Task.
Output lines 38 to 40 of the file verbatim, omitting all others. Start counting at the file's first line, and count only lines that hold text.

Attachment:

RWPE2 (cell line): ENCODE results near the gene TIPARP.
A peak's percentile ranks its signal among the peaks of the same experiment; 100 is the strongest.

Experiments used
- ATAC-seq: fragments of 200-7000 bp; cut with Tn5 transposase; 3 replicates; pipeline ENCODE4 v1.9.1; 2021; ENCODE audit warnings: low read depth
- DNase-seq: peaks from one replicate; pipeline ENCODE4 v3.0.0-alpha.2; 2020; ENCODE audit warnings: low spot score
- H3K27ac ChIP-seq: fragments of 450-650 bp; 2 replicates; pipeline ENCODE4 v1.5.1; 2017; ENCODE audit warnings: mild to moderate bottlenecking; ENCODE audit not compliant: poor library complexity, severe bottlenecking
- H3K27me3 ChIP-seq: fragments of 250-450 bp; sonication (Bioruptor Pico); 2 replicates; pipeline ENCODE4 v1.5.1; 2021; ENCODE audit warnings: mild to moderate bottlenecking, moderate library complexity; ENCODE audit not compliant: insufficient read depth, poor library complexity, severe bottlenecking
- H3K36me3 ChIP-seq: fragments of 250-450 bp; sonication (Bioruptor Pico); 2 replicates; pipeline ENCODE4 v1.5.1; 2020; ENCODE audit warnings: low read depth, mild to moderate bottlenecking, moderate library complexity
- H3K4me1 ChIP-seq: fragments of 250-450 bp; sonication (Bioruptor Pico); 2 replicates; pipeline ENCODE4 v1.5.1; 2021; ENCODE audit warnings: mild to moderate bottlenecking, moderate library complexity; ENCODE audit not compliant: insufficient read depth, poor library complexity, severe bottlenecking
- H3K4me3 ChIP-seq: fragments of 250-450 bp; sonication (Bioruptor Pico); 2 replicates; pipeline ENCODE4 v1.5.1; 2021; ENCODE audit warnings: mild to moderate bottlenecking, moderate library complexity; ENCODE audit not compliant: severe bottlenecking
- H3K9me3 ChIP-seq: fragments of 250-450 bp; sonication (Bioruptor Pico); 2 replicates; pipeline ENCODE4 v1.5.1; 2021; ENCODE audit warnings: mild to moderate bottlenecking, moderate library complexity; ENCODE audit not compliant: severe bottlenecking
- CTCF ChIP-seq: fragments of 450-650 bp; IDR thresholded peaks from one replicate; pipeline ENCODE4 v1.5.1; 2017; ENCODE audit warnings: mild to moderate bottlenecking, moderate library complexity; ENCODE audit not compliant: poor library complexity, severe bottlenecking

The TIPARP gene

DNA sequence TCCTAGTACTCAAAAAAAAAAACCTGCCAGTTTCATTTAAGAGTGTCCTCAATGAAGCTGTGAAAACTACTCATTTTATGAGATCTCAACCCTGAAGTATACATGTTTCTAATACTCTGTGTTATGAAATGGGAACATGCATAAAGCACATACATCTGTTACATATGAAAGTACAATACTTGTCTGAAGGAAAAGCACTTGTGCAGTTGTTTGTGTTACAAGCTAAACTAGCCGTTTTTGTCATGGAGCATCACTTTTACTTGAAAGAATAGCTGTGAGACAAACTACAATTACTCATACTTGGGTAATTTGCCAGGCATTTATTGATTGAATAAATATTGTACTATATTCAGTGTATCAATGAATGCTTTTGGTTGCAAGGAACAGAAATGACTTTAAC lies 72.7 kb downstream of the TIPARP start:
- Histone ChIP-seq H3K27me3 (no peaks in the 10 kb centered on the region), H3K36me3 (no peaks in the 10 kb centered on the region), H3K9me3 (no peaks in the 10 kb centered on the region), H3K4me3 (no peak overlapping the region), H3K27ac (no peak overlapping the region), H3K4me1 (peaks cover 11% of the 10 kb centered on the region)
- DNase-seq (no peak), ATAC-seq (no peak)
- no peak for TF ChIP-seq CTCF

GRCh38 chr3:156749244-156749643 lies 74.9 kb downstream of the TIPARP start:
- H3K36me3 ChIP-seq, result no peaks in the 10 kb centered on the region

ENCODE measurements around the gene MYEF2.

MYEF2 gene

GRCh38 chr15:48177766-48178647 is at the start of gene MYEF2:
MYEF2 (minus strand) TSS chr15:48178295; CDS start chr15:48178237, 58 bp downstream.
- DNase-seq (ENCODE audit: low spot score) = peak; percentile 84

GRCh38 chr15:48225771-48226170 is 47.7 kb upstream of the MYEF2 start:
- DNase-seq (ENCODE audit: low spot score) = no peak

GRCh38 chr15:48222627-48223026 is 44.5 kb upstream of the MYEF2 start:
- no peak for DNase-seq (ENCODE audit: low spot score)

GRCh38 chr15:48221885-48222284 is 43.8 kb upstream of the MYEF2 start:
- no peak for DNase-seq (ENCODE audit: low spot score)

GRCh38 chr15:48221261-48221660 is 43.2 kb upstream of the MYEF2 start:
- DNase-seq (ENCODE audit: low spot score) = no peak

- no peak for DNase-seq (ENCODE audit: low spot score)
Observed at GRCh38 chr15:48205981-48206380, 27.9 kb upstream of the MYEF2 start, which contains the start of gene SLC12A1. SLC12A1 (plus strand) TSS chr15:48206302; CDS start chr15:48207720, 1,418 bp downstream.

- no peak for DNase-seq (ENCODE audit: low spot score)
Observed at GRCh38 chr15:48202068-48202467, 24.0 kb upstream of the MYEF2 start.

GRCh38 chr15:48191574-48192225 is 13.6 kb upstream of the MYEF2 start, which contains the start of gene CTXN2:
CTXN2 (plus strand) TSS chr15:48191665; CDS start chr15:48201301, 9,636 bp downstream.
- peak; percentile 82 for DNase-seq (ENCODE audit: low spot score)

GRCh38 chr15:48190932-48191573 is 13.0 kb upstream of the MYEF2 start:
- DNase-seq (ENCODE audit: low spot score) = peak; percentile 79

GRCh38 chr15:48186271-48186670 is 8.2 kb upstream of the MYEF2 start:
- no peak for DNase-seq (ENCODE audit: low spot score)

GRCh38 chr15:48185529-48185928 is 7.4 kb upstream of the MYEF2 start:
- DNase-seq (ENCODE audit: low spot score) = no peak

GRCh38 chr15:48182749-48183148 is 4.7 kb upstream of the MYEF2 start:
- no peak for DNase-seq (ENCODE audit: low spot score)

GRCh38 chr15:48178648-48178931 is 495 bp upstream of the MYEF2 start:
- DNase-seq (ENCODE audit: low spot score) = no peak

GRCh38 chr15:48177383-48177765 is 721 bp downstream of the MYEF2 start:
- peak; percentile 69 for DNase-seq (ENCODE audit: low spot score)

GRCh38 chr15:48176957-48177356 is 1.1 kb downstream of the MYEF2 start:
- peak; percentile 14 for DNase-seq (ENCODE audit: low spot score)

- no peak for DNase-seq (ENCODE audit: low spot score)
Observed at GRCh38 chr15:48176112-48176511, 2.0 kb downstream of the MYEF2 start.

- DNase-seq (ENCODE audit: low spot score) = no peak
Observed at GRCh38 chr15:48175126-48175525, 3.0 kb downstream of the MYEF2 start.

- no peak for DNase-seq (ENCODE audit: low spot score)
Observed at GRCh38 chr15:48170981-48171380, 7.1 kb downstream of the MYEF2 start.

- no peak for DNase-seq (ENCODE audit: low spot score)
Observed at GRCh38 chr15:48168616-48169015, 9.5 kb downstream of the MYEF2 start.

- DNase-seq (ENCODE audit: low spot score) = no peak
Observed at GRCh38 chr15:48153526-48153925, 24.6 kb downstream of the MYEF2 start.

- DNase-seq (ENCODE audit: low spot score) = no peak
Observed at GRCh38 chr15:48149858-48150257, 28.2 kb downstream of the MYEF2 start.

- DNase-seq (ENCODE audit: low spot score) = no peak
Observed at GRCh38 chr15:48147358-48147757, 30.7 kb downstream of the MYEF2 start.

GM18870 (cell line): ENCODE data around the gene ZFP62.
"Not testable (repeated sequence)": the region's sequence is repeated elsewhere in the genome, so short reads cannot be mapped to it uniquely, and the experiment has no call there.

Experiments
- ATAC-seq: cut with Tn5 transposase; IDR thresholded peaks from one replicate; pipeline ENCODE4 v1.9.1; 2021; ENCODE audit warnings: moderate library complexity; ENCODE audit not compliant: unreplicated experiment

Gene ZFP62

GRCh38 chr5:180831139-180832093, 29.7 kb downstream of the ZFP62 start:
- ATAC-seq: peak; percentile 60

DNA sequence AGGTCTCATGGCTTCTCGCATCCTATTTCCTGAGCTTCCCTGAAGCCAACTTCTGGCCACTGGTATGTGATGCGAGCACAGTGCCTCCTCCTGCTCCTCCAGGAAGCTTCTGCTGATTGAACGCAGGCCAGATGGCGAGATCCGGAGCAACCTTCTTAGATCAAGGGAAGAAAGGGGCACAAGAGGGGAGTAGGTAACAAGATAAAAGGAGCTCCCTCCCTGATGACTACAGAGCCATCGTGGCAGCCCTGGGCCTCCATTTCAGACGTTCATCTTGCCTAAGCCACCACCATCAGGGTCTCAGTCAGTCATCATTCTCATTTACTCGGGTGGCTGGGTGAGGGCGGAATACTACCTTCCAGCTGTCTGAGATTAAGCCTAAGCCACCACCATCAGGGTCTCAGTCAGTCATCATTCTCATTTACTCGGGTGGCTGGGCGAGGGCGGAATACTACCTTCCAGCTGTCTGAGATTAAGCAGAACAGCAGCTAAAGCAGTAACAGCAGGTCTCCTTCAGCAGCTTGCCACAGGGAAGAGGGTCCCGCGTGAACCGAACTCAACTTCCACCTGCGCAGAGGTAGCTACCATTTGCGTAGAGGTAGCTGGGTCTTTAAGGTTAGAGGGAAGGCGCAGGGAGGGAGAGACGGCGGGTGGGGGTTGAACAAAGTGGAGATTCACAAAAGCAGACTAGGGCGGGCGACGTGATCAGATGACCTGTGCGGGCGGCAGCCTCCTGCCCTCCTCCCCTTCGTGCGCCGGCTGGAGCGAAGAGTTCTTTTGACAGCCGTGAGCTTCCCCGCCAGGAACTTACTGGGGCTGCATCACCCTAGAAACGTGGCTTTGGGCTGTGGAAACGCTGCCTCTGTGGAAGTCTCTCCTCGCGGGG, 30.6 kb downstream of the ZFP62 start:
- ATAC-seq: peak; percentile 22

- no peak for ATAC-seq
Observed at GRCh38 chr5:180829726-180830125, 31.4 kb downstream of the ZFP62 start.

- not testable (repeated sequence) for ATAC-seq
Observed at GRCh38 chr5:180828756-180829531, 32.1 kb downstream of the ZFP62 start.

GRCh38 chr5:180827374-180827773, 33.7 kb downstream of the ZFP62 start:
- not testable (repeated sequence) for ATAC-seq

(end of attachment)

CTXN2 (plus strand) TSS chr15:48191665; CDS start chr15:48201301, 9,636 bp downstream.
- peak; percentile 82 for DNase-seq (ENCODE audit: low spot score)

GRCh38 chr15:48190932-48191573 is 13.0 kb upstream of the MYEF2 start: